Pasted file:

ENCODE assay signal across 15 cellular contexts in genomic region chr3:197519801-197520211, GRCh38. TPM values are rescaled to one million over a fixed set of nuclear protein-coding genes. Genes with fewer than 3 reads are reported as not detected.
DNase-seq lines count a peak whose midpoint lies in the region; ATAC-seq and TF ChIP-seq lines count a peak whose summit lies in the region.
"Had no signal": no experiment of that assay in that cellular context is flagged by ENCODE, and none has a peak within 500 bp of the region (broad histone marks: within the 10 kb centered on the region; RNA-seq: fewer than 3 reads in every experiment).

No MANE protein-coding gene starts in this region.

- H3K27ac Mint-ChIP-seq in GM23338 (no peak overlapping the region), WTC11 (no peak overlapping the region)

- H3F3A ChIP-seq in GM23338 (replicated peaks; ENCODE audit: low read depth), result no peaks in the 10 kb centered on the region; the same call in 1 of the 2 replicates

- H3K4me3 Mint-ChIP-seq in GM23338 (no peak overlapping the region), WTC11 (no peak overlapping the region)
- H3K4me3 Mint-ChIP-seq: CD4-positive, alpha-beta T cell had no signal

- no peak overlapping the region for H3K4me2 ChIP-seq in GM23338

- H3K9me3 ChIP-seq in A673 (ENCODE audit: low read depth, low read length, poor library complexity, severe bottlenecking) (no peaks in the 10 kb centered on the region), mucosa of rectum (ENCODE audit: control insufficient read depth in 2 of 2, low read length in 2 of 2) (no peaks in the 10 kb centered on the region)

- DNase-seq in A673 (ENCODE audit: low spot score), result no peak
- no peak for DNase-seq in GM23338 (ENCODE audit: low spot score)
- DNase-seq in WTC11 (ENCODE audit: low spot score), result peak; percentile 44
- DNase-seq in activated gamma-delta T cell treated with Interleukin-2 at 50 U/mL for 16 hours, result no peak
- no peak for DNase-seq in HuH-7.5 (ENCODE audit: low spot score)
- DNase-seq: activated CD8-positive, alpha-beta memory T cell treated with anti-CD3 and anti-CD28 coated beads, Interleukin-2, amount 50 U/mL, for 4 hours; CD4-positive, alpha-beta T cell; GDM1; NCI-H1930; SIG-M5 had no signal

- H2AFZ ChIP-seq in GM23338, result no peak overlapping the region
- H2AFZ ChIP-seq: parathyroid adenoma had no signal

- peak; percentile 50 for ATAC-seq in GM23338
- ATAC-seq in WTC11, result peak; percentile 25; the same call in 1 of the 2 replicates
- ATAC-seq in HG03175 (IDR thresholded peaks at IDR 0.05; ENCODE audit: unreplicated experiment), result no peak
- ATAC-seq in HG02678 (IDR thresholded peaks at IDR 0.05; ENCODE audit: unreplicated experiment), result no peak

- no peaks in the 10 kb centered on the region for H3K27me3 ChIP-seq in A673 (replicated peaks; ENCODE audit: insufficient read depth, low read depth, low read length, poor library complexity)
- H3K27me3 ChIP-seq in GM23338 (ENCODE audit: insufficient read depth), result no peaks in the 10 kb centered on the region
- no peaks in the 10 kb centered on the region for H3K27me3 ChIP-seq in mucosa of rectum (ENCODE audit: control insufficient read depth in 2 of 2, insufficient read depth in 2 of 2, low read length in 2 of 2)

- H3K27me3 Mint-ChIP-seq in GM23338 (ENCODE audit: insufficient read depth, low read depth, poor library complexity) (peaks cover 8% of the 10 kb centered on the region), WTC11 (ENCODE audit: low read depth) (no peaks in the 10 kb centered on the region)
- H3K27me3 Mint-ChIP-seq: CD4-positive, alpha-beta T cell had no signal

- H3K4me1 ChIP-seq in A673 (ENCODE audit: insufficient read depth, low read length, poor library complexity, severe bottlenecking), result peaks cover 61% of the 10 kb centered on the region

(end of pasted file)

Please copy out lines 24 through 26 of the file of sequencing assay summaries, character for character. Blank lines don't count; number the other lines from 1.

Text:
- H3K27me3 ChIP-seq in GM23338 (ENCODE audit: insufficient read depth), result no peaks in the 10 kb centered on the region
- no peaks in the 10 kb centered on the region for H3K27me3 ChIP-seq in mucosa of rectum (ENCODE audit: control insufficient read depth in 2 of 2, insufficient read depth in 2 of 2, low read length in 2 of 2)

- H3K27me3 Mint-ChIP-seq in GM23338 (ENCODE audit: insufficient read depth, low read depth, poor library complexity) (peaks cover 8% of the 10 kb centered on the region), WTC11 (ENCODE audit: low read depth) (no peaks in the 10 kb centered on the region)